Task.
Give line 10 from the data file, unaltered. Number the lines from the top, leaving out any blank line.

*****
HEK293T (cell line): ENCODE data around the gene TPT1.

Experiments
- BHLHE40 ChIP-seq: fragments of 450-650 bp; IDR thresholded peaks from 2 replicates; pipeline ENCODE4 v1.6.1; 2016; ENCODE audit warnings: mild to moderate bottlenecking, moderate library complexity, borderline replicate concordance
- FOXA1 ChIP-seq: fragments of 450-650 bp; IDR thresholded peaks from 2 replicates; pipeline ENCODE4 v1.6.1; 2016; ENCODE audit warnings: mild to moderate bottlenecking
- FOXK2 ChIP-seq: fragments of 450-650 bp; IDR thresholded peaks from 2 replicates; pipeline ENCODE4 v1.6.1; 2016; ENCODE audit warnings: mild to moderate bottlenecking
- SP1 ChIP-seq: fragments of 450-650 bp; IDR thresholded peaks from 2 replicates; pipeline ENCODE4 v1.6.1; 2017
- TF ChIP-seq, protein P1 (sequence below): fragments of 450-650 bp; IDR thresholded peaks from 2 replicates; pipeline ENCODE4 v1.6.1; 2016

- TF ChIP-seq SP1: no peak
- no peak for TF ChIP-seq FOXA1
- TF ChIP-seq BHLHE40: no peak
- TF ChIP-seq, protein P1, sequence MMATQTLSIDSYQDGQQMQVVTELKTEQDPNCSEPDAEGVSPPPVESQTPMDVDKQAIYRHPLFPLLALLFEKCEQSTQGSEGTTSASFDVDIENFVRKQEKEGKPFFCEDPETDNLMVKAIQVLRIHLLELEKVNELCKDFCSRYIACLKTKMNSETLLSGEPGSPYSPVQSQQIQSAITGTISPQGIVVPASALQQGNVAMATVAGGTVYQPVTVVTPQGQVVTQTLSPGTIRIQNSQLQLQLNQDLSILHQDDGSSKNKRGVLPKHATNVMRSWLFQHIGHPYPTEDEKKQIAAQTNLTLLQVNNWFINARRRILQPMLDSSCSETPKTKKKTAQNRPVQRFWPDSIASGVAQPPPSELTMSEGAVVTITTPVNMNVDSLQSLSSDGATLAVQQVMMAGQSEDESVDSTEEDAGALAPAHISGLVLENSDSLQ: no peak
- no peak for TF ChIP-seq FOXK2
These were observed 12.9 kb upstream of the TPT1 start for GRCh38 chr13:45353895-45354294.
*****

- TF ChIP-seq BHLHE40: no peak